What We Know About Abraham Lincoln's Famous Top Hat

When you think of our 16th president, Abraham Lincoln, probably more than a few things come to mind. You might think of the Civil War, the Emancipation Proclamation, or his famous Gettysburg Address. But when you picture him speaking to the crowd, the man in your mind's eye is probably tall, dark, and wearing his iconic stovepipe hat. The president was rarely seen out in public without a tall hat covering his dome. And while stovepipes were a fairly common clothing item for men at the time, over the years, this hat has become pretty synonymous with President Lincoln.

Lincoln's tall stovepipe stood out even more than usual because the president himself was such a tall man. Standing at six feet, four inches, he towered over most men and women of the day. Add in a hat that added seven or eight extra inches to his already impressive frame, and he was pretty much impossible to miss in a crowd, according to the Smithsonian Magazine. Although historians cannot pinpoint exactly when he began accessorizing with hats, Lincoln began wearing the stovepipe well before his presidency, donning it during debates, stump speeches, and even during his famous 1860 speech at the Cooper Institute in New York. He continued to wear his tall hat throughout his presidential term, sporting it everywhere, from speeches to battlefields, until the day of his death in 1865.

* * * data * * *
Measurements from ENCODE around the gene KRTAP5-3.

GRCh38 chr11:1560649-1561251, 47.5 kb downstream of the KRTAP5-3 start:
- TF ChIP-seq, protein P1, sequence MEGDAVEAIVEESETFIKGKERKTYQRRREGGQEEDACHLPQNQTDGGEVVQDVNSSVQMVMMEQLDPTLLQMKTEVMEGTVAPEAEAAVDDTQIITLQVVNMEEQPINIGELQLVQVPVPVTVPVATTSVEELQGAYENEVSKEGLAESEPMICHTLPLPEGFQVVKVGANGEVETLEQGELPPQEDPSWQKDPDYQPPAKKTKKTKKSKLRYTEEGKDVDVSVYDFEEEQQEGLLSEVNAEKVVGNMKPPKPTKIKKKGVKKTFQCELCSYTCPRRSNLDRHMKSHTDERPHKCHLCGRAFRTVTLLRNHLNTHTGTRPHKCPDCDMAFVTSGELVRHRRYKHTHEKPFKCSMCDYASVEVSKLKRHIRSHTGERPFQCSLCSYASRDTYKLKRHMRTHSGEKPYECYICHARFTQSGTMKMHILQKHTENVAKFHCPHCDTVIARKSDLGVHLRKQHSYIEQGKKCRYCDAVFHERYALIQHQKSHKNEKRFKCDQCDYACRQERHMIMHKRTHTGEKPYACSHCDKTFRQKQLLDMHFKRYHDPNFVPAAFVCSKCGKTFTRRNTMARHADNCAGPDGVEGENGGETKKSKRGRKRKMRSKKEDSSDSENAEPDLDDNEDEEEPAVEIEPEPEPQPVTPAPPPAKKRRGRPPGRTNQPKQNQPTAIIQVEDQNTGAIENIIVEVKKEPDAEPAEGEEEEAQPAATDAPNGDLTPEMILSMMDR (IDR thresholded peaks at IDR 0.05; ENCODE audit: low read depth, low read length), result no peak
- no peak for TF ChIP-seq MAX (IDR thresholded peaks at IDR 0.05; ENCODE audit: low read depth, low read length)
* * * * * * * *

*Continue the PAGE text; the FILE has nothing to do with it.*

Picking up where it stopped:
A stovepipe hat and a top hat have some key differences

Lincoln's signature hat is often referred to as a top hat. And while that is technically correct, it is perhaps more accurate to say that Lincoln most commonly wore a stovepipe hat. A stovepipe is technically a variation of a top hat, with both being tall, dark, flat-crowned hats. However, while to an untrained eye, a top hat and a stovepipe might initially look quite similar, there are a few key differences.

Perhaps the most important difference is their level of formality. Stovepipes are considered an informal subcategory of top hats, and tend to be made with non-fur felt or other less expensive materials, according to Hat Realm. They take their name from their distinctive shape, which is said to resemble a chimney or stovepipe. Top hats, on the other hand, are typically made with expensive materials like silk, real beaver skin fur, and black oilcloth coating. They are worn on formal occasions and tend to be much pricier than the more affordable stovepipe. While Lincoln certainly wore both throughout his presidency, donning top hats for fancy events and special occasions, Honest Abe's preferred everyday wear was a more common stovepipe hat.